Pet Articles: Wellness

Getting Ticks Off!
How to Safely Remove Them.

Whether you’re a pet parent, animal lover or simply spend time outdoors, you’ll inevitably come across ticks. If your fur flies at the thought of removing these annoying arachnids, familiarize yourself with the following steps.

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Using fine-point tweezers or tools specifically designed to safely remove ticks, you might even become a pro. Plus, the reward is worth it: As Tick-Conqueror, you’ll be your best buddy’s hero.

Post-bite precautions
Despite a seemingly successful removal, the tick’s mouthparts may still get left behind.

Don’t try to remove them with the tweezer. Instead, clean the site completely with soap and water to disinfect it then hold a warm compress to the area, which may bring the parts to the surface.

After, remove your gloves, wash your hands with soap and water and sterilize the tweezers with alcohol.

Most importantly, watch out for possible infections. If the bite site is inflamed and red at any time, bring your pet and the perpetrating tick to your veterinarian for treatment and testing.

4 Tips to Safely Remove Tick

1—Prep step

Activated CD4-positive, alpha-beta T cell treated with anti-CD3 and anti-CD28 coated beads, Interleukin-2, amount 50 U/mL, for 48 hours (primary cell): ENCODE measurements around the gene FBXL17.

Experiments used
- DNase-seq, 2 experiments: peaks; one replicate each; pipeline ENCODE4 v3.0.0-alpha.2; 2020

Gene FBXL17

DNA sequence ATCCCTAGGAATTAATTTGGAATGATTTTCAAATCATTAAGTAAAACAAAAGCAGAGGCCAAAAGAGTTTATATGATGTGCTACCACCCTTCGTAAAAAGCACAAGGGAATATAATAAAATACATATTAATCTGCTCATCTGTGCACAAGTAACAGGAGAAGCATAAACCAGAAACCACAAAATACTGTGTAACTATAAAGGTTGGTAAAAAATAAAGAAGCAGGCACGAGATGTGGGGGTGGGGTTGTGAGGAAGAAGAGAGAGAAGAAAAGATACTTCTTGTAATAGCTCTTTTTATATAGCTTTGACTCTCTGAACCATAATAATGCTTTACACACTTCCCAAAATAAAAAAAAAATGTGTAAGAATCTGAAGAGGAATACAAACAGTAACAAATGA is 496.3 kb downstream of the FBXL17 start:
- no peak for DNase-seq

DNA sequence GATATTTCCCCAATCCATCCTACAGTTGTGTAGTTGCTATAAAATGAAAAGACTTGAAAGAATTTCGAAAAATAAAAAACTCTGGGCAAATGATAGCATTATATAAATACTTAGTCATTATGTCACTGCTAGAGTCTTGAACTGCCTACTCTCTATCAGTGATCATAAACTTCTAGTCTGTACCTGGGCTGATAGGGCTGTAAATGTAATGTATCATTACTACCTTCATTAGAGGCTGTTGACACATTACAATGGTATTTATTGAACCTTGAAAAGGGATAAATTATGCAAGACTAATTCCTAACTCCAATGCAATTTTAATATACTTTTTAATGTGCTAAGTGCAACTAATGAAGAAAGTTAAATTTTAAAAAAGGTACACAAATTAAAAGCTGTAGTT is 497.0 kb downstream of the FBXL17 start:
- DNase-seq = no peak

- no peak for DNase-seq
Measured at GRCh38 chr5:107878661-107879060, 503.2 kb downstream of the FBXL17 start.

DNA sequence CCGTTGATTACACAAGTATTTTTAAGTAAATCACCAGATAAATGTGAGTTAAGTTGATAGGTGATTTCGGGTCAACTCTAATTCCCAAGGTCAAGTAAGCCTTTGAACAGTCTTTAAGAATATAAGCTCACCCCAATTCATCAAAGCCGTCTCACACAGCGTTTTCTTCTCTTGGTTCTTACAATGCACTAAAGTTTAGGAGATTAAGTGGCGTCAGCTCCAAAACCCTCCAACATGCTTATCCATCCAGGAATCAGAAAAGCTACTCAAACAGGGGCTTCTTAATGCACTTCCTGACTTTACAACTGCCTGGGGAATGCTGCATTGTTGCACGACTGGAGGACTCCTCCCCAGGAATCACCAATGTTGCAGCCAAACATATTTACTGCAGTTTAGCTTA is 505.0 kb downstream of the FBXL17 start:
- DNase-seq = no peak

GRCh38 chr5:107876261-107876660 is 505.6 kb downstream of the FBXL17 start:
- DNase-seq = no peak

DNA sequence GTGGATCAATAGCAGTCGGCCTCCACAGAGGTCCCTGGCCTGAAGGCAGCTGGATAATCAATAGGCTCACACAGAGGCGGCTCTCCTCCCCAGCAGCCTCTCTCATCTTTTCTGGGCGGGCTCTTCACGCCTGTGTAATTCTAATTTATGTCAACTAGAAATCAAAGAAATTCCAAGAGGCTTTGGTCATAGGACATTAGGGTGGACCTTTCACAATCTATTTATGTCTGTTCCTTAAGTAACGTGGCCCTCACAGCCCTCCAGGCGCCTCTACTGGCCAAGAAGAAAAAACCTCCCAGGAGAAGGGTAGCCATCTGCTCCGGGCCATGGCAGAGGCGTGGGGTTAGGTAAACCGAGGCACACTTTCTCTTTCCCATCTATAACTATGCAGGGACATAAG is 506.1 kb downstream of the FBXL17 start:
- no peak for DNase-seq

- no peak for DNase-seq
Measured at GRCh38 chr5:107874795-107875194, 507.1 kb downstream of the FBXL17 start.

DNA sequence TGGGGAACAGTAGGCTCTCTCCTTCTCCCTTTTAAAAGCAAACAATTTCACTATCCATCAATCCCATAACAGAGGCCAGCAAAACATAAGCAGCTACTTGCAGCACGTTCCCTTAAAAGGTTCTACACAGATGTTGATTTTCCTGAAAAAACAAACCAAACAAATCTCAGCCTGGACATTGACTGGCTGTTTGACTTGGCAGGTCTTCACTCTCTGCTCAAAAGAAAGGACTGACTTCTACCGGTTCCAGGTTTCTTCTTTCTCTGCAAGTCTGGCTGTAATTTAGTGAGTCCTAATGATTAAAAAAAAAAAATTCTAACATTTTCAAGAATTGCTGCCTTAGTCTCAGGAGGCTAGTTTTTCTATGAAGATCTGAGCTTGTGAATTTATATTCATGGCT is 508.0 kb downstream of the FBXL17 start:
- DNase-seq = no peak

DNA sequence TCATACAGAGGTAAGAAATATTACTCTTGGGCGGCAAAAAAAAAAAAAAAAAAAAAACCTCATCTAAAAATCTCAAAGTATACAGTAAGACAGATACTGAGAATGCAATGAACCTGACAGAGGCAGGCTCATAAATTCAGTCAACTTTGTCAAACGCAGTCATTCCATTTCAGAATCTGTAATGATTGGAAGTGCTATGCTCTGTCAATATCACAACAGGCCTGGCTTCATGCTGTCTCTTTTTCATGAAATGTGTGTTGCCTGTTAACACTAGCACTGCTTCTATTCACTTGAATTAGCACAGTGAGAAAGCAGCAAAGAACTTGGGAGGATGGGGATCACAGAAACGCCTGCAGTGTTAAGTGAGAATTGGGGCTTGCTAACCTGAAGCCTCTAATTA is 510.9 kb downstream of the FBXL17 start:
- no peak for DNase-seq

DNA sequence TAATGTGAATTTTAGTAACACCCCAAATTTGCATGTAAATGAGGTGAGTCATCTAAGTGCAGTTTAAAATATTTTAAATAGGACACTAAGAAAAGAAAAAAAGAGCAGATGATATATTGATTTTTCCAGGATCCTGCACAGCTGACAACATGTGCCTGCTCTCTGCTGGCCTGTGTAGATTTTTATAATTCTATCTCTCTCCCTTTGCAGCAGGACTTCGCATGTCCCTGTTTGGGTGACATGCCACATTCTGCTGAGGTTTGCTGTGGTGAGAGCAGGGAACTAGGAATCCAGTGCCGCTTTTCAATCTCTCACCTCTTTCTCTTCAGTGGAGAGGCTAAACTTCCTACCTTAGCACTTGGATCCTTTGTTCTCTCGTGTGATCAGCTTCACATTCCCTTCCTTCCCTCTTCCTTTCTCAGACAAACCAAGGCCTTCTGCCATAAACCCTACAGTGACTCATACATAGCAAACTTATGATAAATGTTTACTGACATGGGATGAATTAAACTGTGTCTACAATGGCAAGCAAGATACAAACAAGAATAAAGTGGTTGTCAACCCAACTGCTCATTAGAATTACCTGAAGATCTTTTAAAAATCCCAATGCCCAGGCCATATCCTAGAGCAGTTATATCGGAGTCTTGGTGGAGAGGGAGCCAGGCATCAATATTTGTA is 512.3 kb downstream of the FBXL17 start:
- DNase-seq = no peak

Before you remove a tick, put some rubbing alcohol inside a lidded jar where you’ll store the tick. Don’t flush or trash the tick because your veterinarian may want to test it if your pet gets sick after the bite.

2—Wear gloves
Use latex or rubber gloves to avoid direct contact with the tick and the bite area. Disease-carrying ticks can enter bloodstreams through cuts or by touching eye, nose and mouth areas.

3—Ticks take two
Ideally, enlist an anti-squirm helper. Next to the bite itself, your pet won’t relish the removal process; having another person to calm and hold a squirming pet makes things easier.

4—Easy, tweezy
Dab rubbing alcohol on the bite site. Grab the tick as close to your pet’s skin as possible with your tweezers or tick tool and pull straight up using a steady, even pressure. Put the tick in the jar you prepared and close the lid.

CAREFUL! Avoid jerking, twisting, or squeezing and crushing the tick.
They can leave embedded mouthparts or infectious body fluids behind.